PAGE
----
Watching your language

Tweet about this on TwitterShare on Facebook0Email this to someone

The blazing sun and the scorching heat did nothing to deter the people as they donned on their armor during Pride March 2017. Clasping their rainbow-themed accessories while proudly showing the world who they truly are, people from different backgrounds all came together to celebrate and fight. Filled with joy and hope, they faced the world head on as they marched for one cause: equality and acceptance.

In the Philippines, although the country has been ranked as one of the most gay-friendly countries in the world, Filipinos commonly use the terms “bakla,” “bading,” “tibo,” and “tomboy” when referring to the LGBTQ+. The misuse of these terms reflects how the Philippines has a long way to go in understanding the LGBTQ+.

Constant confusion

Literature Instructor Miguel Lizada, who specializes in Queer Theory, says, “When people think of bakla, they normally picture a cross-dressing parlorista, [and] when people think of tomboy, people normally think of a butch lesbian.”

“In fact, when Charice Pempengco resurfaced as Jake Zyrus, homophobes called him a tomboy. He is not a tomboy, he is a transgender man. He is a man,” he adds.

Unfortunately, Jake Zyrus has become the butt of people’s jokes. Even Esquire, an online magazine, released an article. The magazine quickly took it down and promptly offered an apology after readers had pointed out  how rude and disrespectful the article was.

This only shows how Filipinos tend to confuse gender and sexuality. Lizada explains, “[As Judith Butler would say], gender identity has to do with how you ‘perform’ your version of maleness or femaleness, or more importantly, how you transgress the [boundaries between the two] through performativity. Sexuality refers to, among other things, your sexual orientation.”

With the need to always be politically correct, one may speculate as to how the few terminologies in the Filipino language can encompass everyone in the community. Lizada, however, states that “the difference in terms does not mean that we are inferior to the Anglophone countries or that [the terms we already use] are inappropriate.”

The terms “bakla,” “bading,” “tibo,” and “tomboy” are considered to be derogatory for butch lesbians and effeminate gay men. However, Lizada argues that “it depends on how [they are] used” since even Filipinos who are part of the LGBTQ+ have embraced these terms and have started affectionately calling each other as such.

“[The word] sari is at the heart of our word for gender. Kasarian is telling of how our concept of gender is, in fact, a celebration of pluralism,” adds Lizada. “The words that we utilize these days may be our attempt to accommodate a gender classification that may not have existed prior to contact with European and American colonizers.”

Building bridges

Conflict stems from the lack of knowledge people have on a subject. And in discrimination, it isn’t any different. In the Philippines, there has been a lack of discussions on the topic of LGBTQ+.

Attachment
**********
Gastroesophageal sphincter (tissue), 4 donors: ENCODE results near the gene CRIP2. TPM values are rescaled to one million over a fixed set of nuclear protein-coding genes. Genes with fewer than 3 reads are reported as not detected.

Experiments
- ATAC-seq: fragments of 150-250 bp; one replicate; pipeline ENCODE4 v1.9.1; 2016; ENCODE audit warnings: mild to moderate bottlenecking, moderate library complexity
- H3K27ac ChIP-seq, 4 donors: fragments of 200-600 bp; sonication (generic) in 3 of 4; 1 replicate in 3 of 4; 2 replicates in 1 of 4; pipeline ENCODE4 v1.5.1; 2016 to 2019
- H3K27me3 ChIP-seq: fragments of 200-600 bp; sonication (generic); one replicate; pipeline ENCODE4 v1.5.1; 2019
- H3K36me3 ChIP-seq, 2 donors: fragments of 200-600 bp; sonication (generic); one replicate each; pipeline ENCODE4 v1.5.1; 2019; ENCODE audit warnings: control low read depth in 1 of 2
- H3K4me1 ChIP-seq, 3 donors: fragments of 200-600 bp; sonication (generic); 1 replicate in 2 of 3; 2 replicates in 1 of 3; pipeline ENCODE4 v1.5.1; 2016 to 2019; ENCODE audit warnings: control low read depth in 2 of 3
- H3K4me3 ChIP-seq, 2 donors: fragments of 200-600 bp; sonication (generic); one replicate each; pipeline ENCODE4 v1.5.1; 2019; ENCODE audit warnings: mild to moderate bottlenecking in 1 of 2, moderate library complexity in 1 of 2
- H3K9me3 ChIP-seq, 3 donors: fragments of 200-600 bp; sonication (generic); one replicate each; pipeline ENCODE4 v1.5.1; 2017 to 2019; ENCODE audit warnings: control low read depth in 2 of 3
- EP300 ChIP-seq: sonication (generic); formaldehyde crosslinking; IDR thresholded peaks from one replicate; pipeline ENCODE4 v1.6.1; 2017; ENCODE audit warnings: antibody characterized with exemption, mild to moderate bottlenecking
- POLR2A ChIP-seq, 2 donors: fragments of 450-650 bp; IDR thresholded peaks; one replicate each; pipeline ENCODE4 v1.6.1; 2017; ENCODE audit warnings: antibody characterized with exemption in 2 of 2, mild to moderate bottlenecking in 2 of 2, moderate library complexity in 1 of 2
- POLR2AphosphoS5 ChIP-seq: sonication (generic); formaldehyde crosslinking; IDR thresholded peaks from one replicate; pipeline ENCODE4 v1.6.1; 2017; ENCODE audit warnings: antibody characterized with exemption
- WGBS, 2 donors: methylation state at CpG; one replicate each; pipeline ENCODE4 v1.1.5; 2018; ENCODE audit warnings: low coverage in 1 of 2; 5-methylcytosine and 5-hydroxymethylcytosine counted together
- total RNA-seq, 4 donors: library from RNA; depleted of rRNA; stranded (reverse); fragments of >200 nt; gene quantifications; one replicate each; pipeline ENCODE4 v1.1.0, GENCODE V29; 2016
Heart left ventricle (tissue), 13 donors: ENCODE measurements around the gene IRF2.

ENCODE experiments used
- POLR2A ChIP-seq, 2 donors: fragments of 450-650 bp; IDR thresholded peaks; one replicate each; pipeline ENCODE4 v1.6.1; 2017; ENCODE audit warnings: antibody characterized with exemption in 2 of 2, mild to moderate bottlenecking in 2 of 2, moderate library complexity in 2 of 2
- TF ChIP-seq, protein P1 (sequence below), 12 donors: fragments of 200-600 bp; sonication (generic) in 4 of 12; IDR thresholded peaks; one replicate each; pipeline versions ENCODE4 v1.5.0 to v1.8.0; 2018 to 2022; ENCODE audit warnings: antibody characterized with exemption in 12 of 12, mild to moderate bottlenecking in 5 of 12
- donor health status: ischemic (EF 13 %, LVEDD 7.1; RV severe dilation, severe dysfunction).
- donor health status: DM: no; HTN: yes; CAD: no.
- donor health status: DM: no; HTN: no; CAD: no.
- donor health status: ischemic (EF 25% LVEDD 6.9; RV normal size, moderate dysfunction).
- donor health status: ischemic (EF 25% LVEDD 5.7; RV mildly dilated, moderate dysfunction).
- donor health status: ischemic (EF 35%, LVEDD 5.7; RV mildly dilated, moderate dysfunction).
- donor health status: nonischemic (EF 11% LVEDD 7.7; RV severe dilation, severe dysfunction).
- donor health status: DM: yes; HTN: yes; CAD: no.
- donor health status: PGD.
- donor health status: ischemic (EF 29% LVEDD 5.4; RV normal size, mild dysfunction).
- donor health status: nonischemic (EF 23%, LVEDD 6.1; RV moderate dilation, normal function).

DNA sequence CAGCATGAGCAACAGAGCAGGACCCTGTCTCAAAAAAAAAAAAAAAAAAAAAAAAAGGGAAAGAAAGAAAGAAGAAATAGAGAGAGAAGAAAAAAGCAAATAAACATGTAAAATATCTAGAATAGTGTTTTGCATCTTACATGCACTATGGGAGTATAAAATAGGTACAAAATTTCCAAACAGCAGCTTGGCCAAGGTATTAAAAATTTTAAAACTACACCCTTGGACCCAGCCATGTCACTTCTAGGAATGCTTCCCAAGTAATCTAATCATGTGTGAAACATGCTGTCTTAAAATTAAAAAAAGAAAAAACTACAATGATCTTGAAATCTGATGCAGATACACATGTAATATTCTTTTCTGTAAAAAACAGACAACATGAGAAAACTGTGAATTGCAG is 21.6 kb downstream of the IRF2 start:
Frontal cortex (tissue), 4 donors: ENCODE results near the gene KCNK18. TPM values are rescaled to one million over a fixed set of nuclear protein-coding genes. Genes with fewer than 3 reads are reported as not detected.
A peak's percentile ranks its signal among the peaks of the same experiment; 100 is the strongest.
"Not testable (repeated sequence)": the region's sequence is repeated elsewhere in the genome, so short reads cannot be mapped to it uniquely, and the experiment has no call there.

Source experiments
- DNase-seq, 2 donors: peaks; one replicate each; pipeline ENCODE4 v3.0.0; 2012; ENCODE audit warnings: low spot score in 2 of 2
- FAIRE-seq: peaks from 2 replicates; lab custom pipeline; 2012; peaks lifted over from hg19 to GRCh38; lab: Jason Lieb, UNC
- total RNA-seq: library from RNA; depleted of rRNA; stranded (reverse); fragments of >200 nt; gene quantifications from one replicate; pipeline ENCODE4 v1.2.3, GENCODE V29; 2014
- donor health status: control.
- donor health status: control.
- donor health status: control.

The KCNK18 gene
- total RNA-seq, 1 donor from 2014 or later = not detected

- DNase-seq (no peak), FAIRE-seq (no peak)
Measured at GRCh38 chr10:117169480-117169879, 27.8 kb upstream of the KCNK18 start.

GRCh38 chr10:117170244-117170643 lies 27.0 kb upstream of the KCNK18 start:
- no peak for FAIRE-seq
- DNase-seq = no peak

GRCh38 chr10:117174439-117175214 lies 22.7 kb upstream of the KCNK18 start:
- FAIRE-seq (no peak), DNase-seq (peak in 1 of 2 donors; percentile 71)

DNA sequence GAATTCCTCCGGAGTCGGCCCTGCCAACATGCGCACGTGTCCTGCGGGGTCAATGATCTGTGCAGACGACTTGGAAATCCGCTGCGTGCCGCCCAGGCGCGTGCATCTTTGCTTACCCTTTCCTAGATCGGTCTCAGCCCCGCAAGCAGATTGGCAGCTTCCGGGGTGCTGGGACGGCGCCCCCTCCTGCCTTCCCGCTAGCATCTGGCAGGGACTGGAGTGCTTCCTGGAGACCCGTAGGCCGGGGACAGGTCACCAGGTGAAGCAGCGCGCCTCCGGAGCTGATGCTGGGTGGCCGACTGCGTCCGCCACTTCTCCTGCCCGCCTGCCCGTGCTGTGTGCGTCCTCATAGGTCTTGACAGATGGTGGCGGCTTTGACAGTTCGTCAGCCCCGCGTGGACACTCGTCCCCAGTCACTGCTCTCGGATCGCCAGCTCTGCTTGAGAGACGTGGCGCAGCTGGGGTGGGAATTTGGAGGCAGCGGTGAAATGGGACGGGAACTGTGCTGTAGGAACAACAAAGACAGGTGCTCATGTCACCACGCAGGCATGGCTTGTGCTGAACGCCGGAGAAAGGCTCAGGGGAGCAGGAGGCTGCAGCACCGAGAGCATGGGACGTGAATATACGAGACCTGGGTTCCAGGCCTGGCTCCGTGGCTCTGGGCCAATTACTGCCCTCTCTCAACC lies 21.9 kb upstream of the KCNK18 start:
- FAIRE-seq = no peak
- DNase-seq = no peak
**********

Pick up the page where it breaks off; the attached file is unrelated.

Fortunately, certain private institutions like universities and colleges regularly host events to spread awareness to their student body. The problem with this, however, is that these events are limited to the people who are a part of these private institutions.

Senator Risa Hontiveros shares, “Education and re-education has to happen everywhere.” This means that awareness must happen from formal education in schools to non-formal education in our respective homes, and even to social institutions like the media, our churches and faith communities, and workplaces.

Some government officials have already proposed bills that would address the issues faced by the LGBTQ+. Hontiveros says, “[It is in our] workplaces where the Anti-Discrimination Bill is seeking affirmative actions and diversity programs in the different offices and companies.”

The Anti-Discrimination Bill addresses the kind of discrimination on the basis of sexual orientation and gender identity. “The bill is currently in interpolation and has been slowed down,” shares Hontiveros. Despite this, Hontiveros says that she has also been consulting with the LGBTQ+ community and equality advocates regarding the bill.

Coloring outside lines

June is considered as the month when Filipinos celebrate Independence Day and for our Muslim brothers and sisters, Eid al-Fitr. What few people acknowledge is the that June is also the month when the LGBTQ+ celebrate the reminder of their collective struggle to be accepted and acknowledged by society and to receive the same treatment as heterosexuals have.

Hosted in June, Pride March is a commemoration of the Stonewall riots that happened in New York in 1969. The Stonewall riots were sporadic and aggressive demonstrations by members of the LGBTQ+ against a police raid that happened at the Stonewall Inn, a gay bar located in New York.

In the Philippines, with music flowing through the speakers and rainbow flags proudly being waved by the participants during Pride March 2017, it’s easy to forget the struggles that the LGBTQ+ face until today.

Lizada says, “Having fun in the Pride March is part of the experience, but one should also remember that we do this to remember the protest that was and the fight that still continues.”

The acceptance, acknowledgement, and understanding of the LGBTQ+ is well within sight. Although it is a slow boil, more and more people are slowly coming to accept the LGBTQ+ for who they are. With the continuous spread of awareness and education through various modes, hopes for an LGBTQ-inclusive nation should not be lost.

Your email address will not be published. Required fields are marked *